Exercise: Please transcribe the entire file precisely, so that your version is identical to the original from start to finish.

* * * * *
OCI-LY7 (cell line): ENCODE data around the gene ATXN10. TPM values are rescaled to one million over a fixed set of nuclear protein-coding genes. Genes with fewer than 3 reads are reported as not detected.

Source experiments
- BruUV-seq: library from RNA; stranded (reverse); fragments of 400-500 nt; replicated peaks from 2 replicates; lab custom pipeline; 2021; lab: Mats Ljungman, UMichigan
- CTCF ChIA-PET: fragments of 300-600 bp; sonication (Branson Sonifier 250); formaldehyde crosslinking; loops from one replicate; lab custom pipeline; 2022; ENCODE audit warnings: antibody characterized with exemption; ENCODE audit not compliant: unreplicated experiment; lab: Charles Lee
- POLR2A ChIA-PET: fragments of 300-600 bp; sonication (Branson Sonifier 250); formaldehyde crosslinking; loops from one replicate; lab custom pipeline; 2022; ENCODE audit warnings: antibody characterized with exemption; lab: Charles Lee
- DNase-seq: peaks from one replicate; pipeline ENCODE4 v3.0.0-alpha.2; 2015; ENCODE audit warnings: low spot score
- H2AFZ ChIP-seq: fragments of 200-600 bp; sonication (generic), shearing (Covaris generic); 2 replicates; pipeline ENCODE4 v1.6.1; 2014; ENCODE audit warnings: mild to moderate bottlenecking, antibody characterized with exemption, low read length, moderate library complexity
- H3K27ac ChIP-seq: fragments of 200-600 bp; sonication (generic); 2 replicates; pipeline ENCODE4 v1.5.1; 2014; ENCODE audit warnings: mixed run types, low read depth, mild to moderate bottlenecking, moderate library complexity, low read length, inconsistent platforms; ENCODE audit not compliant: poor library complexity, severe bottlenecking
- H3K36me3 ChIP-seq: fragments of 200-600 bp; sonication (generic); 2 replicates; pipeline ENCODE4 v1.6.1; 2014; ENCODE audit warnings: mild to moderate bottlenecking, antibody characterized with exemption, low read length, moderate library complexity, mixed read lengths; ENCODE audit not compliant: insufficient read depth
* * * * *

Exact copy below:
OCI-LY7 (cell line): ENCODE data around the gene ATXN10. TPM values are rescaled to one million over a fixed set of nuclear protein-coding genes. Genes with fewer than 3 reads are reported as not detected.

Source experiments
- BruUV-seq: library from RNA; stranded (reverse); fragments of 400-500 nt; replicated peaks from 2 replicates; lab custom pipeline; 2021; lab: Mats Ljungman, UMichigan
- CTCF ChIA-PET: fragments of 300-600 bp; sonication (Branson Sonifier 250); formaldehyde crosslinking; loops from one replicate; lab custom pipeline; 2022; ENCODE audit warnings: antibody characterized with exemption; ENCODE audit not compliant: unreplicated experiment; lab: Charles Lee
- POLR2A ChIA-PET: fragments of 300-600 bp; sonication (Branson Sonifier 250); formaldehyde crosslinking; loops from one replicate; lab custom pipeline; 2022; ENCODE audit warnings: antibody characterized with exemption; lab: Charles Lee
- DNase-seq: peaks from one replicate; pipeline ENCODE4 v3.0.0-alpha.2; 2015; ENCODE audit warnings: low spot score
- H2AFZ ChIP-seq: fragments of 200-600 bp; sonication (generic), shearing (Covaris generic); 2 replicates; pipeline ENCODE4 v1.6.1; 2014; ENCODE audit warnings: mild to moderate bottlenecking, antibody characterized with exemption, low read length, moderate library complexity
- H3K27ac ChIP-seq: fragments of 200-600 bp; sonication (generic); 2 replicates; pipeline ENCODE4 v1.5.1; 2014; ENCODE audit warnings: mixed run types, low read depth, mild to moderate bottlenecking, moderate library complexity, low read length, inconsistent platforms; ENCODE audit not compliant: poor library complexity, severe bottlenecking
- H3K36me3 ChIP-seq: fragments of 200-600 bp; sonication (generic); 2 replicates; pipeline ENCODE4 v1.6.1; 2014; ENCODE audit warnings: mild to moderate bottlenecking, antibody characterized with exemption, low read length, moderate library complexity, mixed read lengths; ENCODE audit not compliant: insufficient read depth